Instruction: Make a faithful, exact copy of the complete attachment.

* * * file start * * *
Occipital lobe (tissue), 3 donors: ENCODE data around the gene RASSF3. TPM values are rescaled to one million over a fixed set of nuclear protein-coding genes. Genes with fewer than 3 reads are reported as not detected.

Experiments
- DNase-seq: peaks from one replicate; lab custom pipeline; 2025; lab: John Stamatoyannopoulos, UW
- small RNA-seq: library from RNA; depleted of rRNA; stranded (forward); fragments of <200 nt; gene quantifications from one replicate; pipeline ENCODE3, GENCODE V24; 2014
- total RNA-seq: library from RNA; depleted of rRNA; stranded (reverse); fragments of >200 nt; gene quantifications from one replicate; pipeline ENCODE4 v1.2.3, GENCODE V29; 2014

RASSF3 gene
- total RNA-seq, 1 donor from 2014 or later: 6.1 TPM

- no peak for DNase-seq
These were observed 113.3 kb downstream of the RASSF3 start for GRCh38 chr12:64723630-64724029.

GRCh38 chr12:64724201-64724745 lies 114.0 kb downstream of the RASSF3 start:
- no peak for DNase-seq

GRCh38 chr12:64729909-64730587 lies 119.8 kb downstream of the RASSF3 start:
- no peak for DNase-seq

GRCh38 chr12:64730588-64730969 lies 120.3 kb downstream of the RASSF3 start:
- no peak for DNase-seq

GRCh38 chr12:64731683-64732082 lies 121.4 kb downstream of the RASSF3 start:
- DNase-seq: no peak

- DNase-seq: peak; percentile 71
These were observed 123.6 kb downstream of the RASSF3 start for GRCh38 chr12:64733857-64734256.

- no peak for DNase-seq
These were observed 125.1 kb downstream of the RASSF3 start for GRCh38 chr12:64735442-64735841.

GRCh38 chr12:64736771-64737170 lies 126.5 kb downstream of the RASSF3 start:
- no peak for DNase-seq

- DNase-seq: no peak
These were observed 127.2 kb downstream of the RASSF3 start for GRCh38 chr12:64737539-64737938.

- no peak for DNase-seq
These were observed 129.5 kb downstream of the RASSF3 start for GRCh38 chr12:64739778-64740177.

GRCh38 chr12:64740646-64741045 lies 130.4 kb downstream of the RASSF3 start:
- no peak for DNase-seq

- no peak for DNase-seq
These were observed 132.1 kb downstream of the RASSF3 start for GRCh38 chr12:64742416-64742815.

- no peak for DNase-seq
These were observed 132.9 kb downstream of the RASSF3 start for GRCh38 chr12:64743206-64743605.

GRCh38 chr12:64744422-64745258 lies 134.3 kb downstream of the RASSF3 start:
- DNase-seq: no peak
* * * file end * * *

Occipital lobe (tissue), 3 donors: ENCODE data around the gene RASSF3. TPM values are rescaled to one million over a fixed set of nuclear protein-coding genes. Genes with fewer than 3 reads are reported as not detected.

Experiments
- DNase-seq: peaks from one replicate; lab custom pipeline; 2025; lab: John Stamatoyannopoulos, UW
- small RNA-seq: library from RNA; depleted of rRNA; stranded (forward); fragments of <200 nt; gene quantifications from one replicate; pipeline ENCODE3, GENCODE V24; 2014
- total RNA-seq: library from RNA; depleted of rRNA; stranded (reverse); fragments of >200 nt; gene quantifications from one replicate; pipeline ENCODE4 v1.2.3, GENCODE V29; 2014

RASSF3 gene
- total RNA-seq, 1 donor from 2014 or later: 6.1 TPM

- no peak for DNase-seq
These were observed 113.3 kb downstream of the RASSF3 start for GRCh38 chr12:64723630-64724029.

GRCh38 chr12:64724201-64724745 lies 114.0 kb downstream of the RASSF3 start:
- no peak for DNase-seq

GRCh38 chr12:64729909-64730587 lies 119.8 kb downstream of the RASSF3 start:
- no peak for DNase-seq

GRCh38 chr12:64730588-64730969 lies 120.3 kb downstream of the RASSF3 start:
- no peak for DNase-seq

GRCh38 chr12:64731683-64732082 lies 121.4 kb downstream of the RASSF3 start:
- DNase-seq: no peak

- DNase-seq: peak; percentile 71
These were observed 123.6 kb downstream of the RASSF3 start for GRCh38 chr12:64733857-64734256.

- no peak for DNase-seq
These were observed 125.1 kb downstream of the RASSF3 start for GRCh38 chr12:64735442-64735841.

GRCh38 chr12:64736771-64737170 lies 126.5 kb downstream of the RASSF3 start:
- no peak for DNase-seq

- DNase-seq: no peak
These were observed 127.2 kb downstream of the RASSF3 start for GRCh38 chr12:64737539-64737938.

- no peak for DNase-seq
These were observed 129.5 kb downstream of the RASSF3 start for GRCh38 chr12:64739778-64740177.

GRCh38 chr12:64740646-64741045 lies 130.4 kb downstream of the RASSF3 start:
- no peak for DNase-seq

- no peak for DNase-seq
These were observed 132.1 kb downstream of the RASSF3 start for GRCh38 chr12:64742416-64742815.

- no peak for DNase-seq
These were observed 132.9 kb downstream of the RASSF3 start for GRCh38 chr12:64743206-64743605.

GRCh38 chr12:64744422-64745258 lies 134.3 kb downstream of the RASSF3 start:
- DNase-seq: no peak